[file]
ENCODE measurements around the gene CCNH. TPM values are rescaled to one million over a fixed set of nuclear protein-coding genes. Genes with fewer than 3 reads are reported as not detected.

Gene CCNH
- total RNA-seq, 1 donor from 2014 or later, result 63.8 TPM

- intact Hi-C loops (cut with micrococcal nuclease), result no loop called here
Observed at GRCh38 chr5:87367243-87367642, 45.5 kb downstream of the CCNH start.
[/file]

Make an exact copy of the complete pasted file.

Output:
ENCODE measurements around the gene CCNH. TPM values are rescaled to one million over a fixed set of nuclear protein-coding genes. Genes with fewer than 3 reads are reported as not detected.

Gene CCNH
- total RNA-seq, 1 donor from 2014 or later, result 63.8 TPM

- intact Hi-C loops (cut with micrococcal nuclease), result no loop called here
Observed at GRCh38 chr5:87367243-87367642, 45.5 kb downstream of the CCNH start.